While medical advancements have helped a lot of women become mothers, there are still women who give birth without the medical innovations in human reproduction and childbirth available today. And according to a new study, giving birth outside of the hospital setting may be good for your child health. It has to do with germs and bacteria, well, the good ones.
The study is small with only 35 pairs of mom and babies participating, and the researchers observed the participants for just a month after birth. But the results were interesting.
Throughout the month, the researchers periodically collected vaginal swab and feces samples from the mom, along with poop samples from the babies. Among the 35 babies, 14 were delivered at home, while 21 were delivered in a hospital, but midwives assisted all births. All of the babies were delivered vaginally without medical interventions, had skin-to-skin contact, and were exclusively breastfed since birth.
The study, published in Scientific Reports, showed the infants born at home had more beneficial bacteria in their gut and feces compared to babies born in hospitals. Good bacteria helps strengthen the developing immune system and metabolism of a baby as he grows.
Senior author Maria Gloria Dominguez-Bello, a professor in Rutgers University-New Brunswick's Department of Biochemistry and Microbiology and Department of Anthropology, said in a news release, "The reasons for the differences between infants born at home versus in hospitals are not known, but we speculate that common hospital interventions like early infant bathing and antibiotic eye prophylaxis or environmental factors – like the aseptic environment of the hospital – may be involved.”
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As soon as an infant comes out of his mother's womb, he instantly becomes a magnet for microbes, including trillions of bacteria, fungi, and viruses. The mere fact that a baby passed through a mother's birth canal, the little one is already exposed to bacteria. These make up the human microbiome.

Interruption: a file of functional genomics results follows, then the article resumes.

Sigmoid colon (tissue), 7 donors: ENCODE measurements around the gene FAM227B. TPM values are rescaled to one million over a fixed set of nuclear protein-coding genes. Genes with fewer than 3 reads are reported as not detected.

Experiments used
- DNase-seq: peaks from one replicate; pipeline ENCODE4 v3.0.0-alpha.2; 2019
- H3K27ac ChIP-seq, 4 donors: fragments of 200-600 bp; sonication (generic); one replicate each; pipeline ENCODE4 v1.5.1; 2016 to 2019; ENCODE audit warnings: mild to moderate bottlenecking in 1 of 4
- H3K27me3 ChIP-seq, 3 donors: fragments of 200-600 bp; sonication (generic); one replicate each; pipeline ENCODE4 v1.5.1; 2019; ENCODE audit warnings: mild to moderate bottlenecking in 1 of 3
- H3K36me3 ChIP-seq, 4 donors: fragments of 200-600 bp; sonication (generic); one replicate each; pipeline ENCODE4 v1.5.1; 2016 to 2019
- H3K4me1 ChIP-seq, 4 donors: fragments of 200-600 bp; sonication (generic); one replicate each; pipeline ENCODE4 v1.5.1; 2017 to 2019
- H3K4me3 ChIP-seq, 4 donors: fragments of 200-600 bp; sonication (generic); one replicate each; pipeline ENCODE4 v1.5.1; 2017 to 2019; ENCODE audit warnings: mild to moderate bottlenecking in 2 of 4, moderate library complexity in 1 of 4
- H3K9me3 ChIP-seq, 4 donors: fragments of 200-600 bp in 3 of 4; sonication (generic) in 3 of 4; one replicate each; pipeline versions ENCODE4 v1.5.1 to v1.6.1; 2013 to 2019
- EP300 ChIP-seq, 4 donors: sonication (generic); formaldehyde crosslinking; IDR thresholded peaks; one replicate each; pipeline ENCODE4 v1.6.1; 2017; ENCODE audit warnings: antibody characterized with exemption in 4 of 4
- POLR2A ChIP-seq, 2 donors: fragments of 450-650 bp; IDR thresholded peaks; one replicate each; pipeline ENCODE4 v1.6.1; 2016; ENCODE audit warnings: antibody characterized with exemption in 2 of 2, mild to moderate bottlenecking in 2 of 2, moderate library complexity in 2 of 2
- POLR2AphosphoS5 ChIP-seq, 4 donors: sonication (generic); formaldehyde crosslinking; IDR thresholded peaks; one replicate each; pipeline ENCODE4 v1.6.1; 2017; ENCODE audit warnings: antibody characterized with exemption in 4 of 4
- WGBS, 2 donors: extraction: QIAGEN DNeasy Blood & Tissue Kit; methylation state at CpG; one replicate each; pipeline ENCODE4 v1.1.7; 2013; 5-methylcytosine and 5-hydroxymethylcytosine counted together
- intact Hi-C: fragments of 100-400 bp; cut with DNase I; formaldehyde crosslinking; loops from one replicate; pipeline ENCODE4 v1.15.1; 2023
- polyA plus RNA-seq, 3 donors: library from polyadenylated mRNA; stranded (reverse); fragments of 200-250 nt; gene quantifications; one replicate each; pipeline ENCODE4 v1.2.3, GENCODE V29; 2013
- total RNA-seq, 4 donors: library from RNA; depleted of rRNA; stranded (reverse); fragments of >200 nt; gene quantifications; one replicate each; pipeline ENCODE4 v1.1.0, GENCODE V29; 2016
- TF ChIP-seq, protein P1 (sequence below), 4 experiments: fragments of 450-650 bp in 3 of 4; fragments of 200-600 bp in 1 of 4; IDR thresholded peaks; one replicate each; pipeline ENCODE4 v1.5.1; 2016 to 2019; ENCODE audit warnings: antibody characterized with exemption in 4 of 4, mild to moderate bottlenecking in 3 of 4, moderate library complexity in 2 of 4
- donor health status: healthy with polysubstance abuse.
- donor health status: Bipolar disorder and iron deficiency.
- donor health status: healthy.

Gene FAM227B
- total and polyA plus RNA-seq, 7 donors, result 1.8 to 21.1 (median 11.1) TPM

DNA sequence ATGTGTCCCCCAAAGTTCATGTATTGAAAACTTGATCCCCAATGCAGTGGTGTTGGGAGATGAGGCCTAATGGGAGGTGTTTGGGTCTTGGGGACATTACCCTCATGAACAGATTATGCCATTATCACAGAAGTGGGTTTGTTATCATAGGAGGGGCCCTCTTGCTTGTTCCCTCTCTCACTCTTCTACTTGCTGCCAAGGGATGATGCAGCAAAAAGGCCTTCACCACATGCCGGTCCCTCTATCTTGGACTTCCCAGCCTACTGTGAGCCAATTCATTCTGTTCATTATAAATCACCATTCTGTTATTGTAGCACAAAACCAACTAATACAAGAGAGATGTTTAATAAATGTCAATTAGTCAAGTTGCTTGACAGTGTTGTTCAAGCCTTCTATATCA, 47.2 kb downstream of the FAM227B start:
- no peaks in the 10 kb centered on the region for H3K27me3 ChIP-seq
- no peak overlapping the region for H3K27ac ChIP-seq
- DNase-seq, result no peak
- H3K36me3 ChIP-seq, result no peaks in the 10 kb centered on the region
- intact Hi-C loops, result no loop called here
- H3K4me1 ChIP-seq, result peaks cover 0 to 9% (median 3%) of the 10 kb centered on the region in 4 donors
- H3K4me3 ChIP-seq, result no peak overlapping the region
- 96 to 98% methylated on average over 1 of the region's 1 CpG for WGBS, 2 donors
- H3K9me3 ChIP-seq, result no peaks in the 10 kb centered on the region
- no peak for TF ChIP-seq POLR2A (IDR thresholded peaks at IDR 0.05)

Bacteria that reside in the gut, in particular, are believed to play a crucial role in digestion, metabolism, and the immune system. The more diverse a human's microbiome is, the better. It's like having a more complete arsenal to fight off bacteria and viruses that cause illnesses. It's also similar to letting a young child play outdoors so he can be exposed to naturally good bacteria from the environment.
That said, experts are still trying to uncover how the gut bacteria and the human microbiome works. While a home birth may benefit your baby on the microbiome front, the reality is that not all pregnant women can give birth outside of the hospital setting.
If you want to do a home birth, you need to decide at the soonest possible time so you can discuss it with your doctor. Mention it already during your first prenatal (or pre-conception) visit that you're considering it. This way, you can have your doctor's guidance. As your pregnancy progresses, he can better asses if you can give birth outside the hospital without endangering yourself or your baby.
There have been many successful and smooth home births, but there are risks involved. Some women who insist on a home birth should know the risks, and the doctors or midwives should be prepared to handle any emergency that may occur. Some choose a birthing home that's near a hospital or one that is equipped to conduct an emergency C-section just in case you need it.